• Block suspicious files – The TMG firewall uses heuristics to determine whether a file is potential malware. When this option is selected, the file will be blocked if the heuristics determine the file might be malware.
  • Block corrupted files – When this option is enabled, files that are determined to be corrupt will be blocked.
  • Block files that cannot be scanned – When this option is enabled, if the Microsoft AV engine can’t scan the file, the file will be blocked.
  • Block encrypted files – If the file is encrypted, the Microsoft AV engine won’t be able to evaluate the file and therefore, when this option is enabled, will block the file.
  • Block files if scanning time exceeds (seconds) – When this option is enabled, it limits the time the Microsoft AV engine can use to evaluate the file before deciding to forward or block it. The default value is 5 minutes.
  • Block files if archive level depth exceeds – When this option is enabled, the AV engine blocks files that exceed the archive depth set here. The default value is 20 levels.
  • Block files larger than (MB) – When this option is enabled, it will block files larger than the value listed in the text box, with the default value being 1000 MB (1 GB). This option can be used to improve performance on the TMG firewall, but you have to be careful not to block files that users need since users often work with large files.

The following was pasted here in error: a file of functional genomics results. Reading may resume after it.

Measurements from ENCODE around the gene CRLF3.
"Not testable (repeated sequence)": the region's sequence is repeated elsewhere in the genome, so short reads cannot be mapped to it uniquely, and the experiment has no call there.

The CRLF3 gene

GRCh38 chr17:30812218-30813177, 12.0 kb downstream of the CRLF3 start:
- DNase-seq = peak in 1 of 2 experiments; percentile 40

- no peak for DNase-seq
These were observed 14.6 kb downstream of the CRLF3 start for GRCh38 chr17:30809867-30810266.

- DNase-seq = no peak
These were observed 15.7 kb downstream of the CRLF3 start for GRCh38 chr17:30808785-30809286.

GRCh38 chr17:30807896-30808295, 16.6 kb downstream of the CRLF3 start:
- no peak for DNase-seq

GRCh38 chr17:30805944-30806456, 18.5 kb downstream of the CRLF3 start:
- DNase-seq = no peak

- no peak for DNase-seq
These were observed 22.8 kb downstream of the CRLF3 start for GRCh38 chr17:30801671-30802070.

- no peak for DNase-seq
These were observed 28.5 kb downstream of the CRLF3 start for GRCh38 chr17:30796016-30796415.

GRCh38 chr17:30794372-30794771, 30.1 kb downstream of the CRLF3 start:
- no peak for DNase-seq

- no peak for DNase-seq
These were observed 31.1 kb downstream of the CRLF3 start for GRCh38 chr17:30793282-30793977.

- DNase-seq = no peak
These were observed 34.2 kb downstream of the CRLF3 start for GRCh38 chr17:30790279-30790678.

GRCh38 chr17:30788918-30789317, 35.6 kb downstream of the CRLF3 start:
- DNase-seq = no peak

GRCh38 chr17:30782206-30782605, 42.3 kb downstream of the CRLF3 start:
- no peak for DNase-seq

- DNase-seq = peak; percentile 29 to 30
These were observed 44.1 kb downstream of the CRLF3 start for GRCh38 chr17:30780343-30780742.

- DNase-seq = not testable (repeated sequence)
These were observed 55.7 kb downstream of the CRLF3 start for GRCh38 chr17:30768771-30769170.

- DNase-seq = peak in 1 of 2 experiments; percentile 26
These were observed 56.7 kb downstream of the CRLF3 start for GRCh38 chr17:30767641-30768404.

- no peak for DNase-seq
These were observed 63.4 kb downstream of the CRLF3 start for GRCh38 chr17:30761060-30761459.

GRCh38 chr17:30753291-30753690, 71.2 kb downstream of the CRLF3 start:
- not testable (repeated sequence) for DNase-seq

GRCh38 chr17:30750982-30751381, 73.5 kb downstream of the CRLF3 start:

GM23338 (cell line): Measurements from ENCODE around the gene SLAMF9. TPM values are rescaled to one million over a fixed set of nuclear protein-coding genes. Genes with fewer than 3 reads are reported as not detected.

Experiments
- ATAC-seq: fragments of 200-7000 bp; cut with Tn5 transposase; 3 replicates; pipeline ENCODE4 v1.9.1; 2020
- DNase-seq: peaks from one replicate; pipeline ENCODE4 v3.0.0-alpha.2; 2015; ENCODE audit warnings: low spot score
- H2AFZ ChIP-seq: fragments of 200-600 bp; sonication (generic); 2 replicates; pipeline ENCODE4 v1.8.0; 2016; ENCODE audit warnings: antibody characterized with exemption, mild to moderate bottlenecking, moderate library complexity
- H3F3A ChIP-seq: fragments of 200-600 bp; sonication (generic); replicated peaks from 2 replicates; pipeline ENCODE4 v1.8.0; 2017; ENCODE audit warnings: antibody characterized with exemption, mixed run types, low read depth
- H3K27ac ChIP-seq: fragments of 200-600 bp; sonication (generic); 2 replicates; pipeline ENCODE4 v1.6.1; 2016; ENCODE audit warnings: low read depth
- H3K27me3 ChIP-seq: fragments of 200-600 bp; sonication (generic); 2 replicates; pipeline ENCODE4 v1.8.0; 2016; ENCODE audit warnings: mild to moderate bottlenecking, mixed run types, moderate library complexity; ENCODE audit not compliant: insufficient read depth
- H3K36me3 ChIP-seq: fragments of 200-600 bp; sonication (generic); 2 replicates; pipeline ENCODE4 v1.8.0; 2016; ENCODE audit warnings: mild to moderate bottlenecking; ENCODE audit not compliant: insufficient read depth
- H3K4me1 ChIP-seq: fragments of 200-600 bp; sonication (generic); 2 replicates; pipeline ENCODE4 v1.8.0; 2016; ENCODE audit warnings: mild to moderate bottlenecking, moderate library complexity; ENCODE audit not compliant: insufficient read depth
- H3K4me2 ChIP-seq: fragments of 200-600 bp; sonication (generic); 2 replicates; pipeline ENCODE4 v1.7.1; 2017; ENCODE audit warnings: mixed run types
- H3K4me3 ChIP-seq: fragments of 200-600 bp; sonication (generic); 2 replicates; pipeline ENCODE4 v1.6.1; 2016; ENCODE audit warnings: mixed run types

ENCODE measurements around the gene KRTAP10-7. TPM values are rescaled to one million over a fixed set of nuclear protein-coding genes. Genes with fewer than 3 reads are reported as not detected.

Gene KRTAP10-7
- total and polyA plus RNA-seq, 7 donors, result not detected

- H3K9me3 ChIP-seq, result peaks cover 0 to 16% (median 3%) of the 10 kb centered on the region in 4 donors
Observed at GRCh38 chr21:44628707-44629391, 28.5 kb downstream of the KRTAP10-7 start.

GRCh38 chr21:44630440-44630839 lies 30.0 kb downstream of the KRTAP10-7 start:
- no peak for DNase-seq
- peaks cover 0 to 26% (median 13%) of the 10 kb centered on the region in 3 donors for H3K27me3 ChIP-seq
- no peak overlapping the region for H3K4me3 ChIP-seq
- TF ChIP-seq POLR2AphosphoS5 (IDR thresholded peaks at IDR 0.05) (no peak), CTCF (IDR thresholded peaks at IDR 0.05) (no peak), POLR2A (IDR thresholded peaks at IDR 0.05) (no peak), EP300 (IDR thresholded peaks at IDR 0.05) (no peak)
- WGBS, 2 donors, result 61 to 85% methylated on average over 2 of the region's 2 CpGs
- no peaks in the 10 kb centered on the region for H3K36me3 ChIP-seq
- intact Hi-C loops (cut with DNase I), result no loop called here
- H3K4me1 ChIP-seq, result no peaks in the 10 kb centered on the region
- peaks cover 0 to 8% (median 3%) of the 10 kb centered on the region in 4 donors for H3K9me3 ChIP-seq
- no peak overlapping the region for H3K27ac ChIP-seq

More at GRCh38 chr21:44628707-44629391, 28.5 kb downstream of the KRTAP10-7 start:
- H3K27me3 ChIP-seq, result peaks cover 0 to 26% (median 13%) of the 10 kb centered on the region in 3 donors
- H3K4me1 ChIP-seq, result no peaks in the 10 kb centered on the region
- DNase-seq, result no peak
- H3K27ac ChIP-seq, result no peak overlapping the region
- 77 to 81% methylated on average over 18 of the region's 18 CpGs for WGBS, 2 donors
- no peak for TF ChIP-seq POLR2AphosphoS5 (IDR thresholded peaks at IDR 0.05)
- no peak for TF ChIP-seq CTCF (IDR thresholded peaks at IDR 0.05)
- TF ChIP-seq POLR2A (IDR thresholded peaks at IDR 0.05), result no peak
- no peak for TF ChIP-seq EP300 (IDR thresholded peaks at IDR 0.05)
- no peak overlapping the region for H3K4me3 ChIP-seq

• Block archive files if unpacked content is large than (MB) – This option sets the max size of an unpacked file. This value is used to preserve memory in on the TMG firewall.

Figure 15


In this article, we went over the details of Access Rules. While most of the options you want to configure are exposed in the Access Rule Wizard, there are some important options that are only accessible after you have created the rule, by going into the Properties dialog box for the rule. I hope that this two part series was helpful for those of you who are new to the TMG firewall and that you can use this information to create custom outbound access policies for your organization. If you have any questions, always feel free to write to me at [email protected] and I’ll answer your questions via email, over the blog, or in the next newsletter – or maybe I’ll even write an article based on your question!